Tennessee Walking Horse Barn Raided, Trainer Charged

By on April 25, 2013 with 0 Comments By Wayne Pacelle

The more light that’s shed on the “Big Lick” faction of the Tennessee walking horse industry, the clearer it becomes that Congress must upgrade the original language in the Horse Protection Act to deter the criminal abuse that is inflicted on the horses involved, and to give the federal government the tools it needs to crack down on violators. Newly introduced legislation – the Prevent All Soring Tactics Act – will strengthen the HPA by ending industry self-regulation, fortifying penalties for violations of the law, and expanding its prohibitions to include a ban on mechanical soring tactics, such as the use of stacks and chains on horses’ feet. 

The artificial, high-stepping gait called the 'Big Lick.'
Chad Sisneros
The artificial, high-stepping gait called the “Big Lick.”

Despite efforts by the Tennessee legislature to enact an ag-gag measure that would cover up abuses in the walking horse industry (that’s a story in itself), national scrutiny of the Big Lick fraternity continues to reveal widespread abuse. Last week, Tennessee and federal law enforcement officials raided a barn allegedly owned by Big Lick trainer Larry Wheelon. Reportedly, many of the 28 horses found there showed signs of having been treated with caustic substances on their legs and were in extreme pain.

Of course this would make Wheelon the second “superstar” of this industry to be exposed within the last year for cheating and for tormenting animals for a blue ribbon in the show ring. Wheelon has been cited at least 15 times for violations of the Horse Protection Act, but ironically he sits on the ethics committee for the Walking Horse Trainers’ Association, and is a AAA-rated horse show judge. It’s no wonder the horses victimized by soring are consistently rewarded as winners at Big Lick walking horse shows – with judges themselves apparently unwilling to follow the law, why would other trainers comply?

As if this weren’t proof enough that strict legislation is long overdue, the U.S. Department of Agriculture has just released the startling results of foreign substance testing it conducted at horse shows in 2012. The USDA tested show horses for evidence that their trainers or owners were putting illegal soring agents on their horses’ legs to make them step higher in the ring, or numbing or masking agents to hide signs of soring. Whichever illegal substance they use, the only purpose is to hurt a horse so badly that he compensates for the pain by walking with an unnaturally high gait. Of the 478 horses the USDA swabbed for illegal substances, 309 tested positive. That’s 65 percent of horses in random samplings at 2012 horse shows. At the Tennessee Walking Horse National Celebration, the “Grand Prix” for the Big Lick crowd, 76 percent of the horses randomly sampled tested positive for illegal substances. Imagine if three-quarters of the players in the World Series or the Super Bowl were found guilty of using illegal drugs. This is the corrupt, warped world of Big Lick horse competition – with many practitioners seemingly undeterred by high-profile prosecutions and widespread condemnation of their cruelty.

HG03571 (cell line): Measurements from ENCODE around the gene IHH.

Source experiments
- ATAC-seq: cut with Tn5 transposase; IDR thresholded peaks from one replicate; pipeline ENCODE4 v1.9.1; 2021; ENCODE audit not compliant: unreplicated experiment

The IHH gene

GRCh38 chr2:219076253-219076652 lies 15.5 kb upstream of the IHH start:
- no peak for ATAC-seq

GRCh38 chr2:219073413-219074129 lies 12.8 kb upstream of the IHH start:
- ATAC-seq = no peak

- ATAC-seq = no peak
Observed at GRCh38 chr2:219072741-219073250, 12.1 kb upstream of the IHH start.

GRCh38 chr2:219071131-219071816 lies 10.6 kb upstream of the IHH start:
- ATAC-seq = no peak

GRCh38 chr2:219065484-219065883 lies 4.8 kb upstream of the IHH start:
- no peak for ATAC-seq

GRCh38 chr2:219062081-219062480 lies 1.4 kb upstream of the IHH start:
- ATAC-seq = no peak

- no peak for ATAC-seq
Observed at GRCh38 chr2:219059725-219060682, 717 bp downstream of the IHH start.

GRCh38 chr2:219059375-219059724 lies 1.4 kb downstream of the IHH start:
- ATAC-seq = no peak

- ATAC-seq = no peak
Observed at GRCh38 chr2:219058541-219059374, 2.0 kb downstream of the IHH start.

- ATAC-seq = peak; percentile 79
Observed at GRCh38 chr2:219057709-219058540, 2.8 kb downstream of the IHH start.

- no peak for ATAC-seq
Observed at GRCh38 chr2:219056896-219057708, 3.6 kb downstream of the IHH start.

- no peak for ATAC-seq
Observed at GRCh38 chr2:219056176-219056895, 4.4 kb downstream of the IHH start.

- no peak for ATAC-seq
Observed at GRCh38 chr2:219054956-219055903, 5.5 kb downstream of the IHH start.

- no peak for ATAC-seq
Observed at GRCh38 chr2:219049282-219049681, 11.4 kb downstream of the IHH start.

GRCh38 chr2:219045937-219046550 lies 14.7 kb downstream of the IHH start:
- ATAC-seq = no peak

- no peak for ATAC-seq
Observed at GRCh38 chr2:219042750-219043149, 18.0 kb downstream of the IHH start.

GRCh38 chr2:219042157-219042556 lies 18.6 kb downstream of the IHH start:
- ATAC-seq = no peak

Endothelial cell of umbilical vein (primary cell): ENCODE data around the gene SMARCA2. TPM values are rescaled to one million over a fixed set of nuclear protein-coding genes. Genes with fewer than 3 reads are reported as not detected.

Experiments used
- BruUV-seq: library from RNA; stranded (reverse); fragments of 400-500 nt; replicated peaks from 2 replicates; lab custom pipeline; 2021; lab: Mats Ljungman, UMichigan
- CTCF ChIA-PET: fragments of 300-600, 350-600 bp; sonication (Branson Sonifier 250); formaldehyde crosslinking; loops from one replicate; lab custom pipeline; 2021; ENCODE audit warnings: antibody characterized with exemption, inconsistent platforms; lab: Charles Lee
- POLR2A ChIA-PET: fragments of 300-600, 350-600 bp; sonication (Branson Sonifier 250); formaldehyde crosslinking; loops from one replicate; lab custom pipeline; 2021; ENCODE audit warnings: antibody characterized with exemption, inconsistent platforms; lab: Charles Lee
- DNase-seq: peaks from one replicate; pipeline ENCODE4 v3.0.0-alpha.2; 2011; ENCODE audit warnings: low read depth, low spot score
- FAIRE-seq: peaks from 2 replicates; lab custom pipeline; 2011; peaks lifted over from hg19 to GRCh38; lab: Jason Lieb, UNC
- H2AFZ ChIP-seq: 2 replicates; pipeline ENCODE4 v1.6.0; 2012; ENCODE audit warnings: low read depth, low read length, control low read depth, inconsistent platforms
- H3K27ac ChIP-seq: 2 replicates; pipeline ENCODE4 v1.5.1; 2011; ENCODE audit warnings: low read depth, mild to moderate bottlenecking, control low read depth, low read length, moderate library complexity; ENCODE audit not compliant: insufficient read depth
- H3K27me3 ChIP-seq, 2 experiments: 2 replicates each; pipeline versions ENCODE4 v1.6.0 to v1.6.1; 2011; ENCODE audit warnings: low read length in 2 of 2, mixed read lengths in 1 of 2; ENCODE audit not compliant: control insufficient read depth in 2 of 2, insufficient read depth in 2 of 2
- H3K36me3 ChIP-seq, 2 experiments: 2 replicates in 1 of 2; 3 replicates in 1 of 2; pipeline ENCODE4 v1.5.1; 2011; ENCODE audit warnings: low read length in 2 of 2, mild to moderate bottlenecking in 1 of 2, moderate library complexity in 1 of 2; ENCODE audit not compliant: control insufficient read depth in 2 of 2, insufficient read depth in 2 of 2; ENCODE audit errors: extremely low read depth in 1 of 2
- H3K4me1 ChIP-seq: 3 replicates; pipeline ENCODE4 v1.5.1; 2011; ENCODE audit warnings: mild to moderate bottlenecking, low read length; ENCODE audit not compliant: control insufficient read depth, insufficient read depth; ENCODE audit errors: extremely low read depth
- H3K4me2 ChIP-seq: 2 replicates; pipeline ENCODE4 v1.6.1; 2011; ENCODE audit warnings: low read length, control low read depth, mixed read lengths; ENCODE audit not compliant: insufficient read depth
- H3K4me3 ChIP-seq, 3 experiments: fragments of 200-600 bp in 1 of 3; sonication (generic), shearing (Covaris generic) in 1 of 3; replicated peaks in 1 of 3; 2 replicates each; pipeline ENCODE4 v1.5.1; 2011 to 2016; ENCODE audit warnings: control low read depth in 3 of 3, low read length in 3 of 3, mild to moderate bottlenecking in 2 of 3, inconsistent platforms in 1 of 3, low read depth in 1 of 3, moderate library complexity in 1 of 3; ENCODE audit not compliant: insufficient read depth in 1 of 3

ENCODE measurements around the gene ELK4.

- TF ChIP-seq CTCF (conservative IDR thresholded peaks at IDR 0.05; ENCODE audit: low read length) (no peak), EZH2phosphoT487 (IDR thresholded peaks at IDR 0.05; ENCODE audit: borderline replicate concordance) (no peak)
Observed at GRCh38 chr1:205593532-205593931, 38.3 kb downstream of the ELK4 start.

We’ve documented over and over the cruelty endured by Tennessee walking horses, and we’re continuing to see evidence that the Big Lick faction won’t reform on their own. Please join us in the fight to protect these horses, and open up the industry to those who wish to take part in humane and fairly-judged horse shows: call your representative in the U.S. Congress and urge him or her to cosponsor H.R. 1518. A Senate companion bill should be introduced soon.

Equine, Public Policy (Legal/Legislative)

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